6. Which of your communities would you consider unsuccessful or a negative experience? Why? What did you learn from being in them? Is there anything you could have changed to make them work better? (Perhaps there a problem with the structure, goals, or leadership. Were the efforts under-funded in terms of time commitment or money? Were there conflicts between members? Were the groups incompatible with your values or lifestyle? Did you learn anything from the experience about what groups to avoid in future?)

#8220;The spirit, the will to win, and the will to excel are the things that endure. These qualities are so much more important than the events that occur." -Vince Lombardi

“A competitor will find a way to win. Competitors take bad breaks and use them to drive themselves just that much harder. Quitters take bad breaks and use them as reasons to give up." -Nancy Lopez

#8220;There#8217;s nothing noble in being superior to your fellow men. True nobility is being superior to your former self." -Ernest Hemingway (and others)

Competitiveness - the desire to be the first, the best, the foremost, and only one - has simply become outdated as a #8220;value." - Frank Petter

Competition can damage self-esteem, create anxiety, and lead to cheating and hurt feelings. But so can romantic love. - Mariah Burton Nelson

Questions for reflection:

What does competition mean to you?

How competitive a person are you? What form has your competitiveness taken (sports, games, dating, arguing, work, others)? Has your competitiveness changed over time? How? Are you better or worse for your competitiveness? How?

Would you like the children in your life to be more or less competitive than they are?

Are you interested in watching competitions? Describe the appeal or aversion.

Do you think competition is emphasized too much or too little in our culture? What good or harm does it do? What changes would you like to see?

From CG Brochure:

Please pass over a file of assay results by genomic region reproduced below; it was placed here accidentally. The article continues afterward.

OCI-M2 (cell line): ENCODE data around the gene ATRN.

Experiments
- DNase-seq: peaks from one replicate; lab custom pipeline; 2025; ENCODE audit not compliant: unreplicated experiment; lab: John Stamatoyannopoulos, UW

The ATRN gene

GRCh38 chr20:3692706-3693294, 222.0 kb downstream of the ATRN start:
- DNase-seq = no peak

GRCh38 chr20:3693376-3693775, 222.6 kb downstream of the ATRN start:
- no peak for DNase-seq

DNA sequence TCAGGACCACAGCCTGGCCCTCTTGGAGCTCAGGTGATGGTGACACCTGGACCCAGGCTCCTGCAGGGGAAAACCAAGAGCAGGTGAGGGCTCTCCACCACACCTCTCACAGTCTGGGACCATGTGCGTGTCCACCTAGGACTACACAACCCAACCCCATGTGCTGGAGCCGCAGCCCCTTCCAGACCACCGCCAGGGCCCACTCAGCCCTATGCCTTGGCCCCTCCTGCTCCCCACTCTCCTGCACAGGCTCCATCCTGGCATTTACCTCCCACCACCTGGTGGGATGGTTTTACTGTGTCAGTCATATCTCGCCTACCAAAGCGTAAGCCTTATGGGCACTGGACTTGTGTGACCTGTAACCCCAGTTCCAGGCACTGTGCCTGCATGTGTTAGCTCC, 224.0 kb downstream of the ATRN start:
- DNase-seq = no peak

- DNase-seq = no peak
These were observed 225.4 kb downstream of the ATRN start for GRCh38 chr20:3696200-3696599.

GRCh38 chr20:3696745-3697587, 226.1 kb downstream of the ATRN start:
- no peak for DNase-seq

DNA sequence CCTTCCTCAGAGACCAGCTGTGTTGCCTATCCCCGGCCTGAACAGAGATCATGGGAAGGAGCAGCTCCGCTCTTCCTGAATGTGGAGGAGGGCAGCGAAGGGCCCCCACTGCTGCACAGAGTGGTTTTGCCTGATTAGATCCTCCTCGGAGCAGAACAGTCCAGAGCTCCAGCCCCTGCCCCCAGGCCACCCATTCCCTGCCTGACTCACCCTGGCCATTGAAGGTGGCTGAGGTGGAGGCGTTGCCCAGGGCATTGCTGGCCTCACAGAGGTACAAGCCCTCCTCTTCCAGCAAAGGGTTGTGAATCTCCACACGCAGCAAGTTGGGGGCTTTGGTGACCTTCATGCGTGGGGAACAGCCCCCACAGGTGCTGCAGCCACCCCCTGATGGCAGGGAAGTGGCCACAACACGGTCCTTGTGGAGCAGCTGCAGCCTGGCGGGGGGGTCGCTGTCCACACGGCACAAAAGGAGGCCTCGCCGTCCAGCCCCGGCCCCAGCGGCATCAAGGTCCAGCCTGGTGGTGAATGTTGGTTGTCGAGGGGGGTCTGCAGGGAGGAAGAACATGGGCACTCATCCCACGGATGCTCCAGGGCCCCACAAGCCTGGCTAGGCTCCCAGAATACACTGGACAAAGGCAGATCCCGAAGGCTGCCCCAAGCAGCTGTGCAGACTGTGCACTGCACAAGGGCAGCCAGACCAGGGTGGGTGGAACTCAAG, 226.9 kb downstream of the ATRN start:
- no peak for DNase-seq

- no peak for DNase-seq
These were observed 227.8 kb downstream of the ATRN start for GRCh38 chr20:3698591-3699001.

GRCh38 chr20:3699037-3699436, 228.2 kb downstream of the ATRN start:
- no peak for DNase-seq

Goals of Covenant Groups: * to create deeper connections with one another * to strengthen our fellowship * to nurture our spiritual growth * to create a safe place where members feel heard and affirmed * to help us understand and appreciate different points of view * to perform, as a group, service projects for the church or larger community

Which of these goals you think are being particularly well addressed?

Which of these goals you think need more attention?

Consider the goal #8220;to create deeper connections with one another." What do you think #8220;one another" refers to? Others in the covenant group, others in the congregation, other others?

What do you think could be done #8220;to create deeper connections" between everyone in the fellowship?

The following readings on the topic “Empathy” are from two important 20th century thinkers: a philosopher and a psychologist.

Bertrand Russell: Three passions have governed my life: The longings for love, the search for knowledge, And unbearable pity for the suffering of humankind. Love and knowledge led upwards to the heavens, But always pity brought me back to earth; Cries of pain reverberated in my heart Of children in famine, of victims tortured And of old people left helpless. I long to alleviate the evil, but I cannot, And I too suffer.

Albert Einstein: A human being#8230; experiences himself, his thoughts and feeling as something separated from the rest, a kind of optical delusion of his consciousness. This delusion is a kind of prison for us, restricting us to our personal desires and to affection for a few persons nearest to us. Our task must be to free ourselves from this prison by widening our circle of compassion to embrace all living creatures and the whole of nature in its beauty.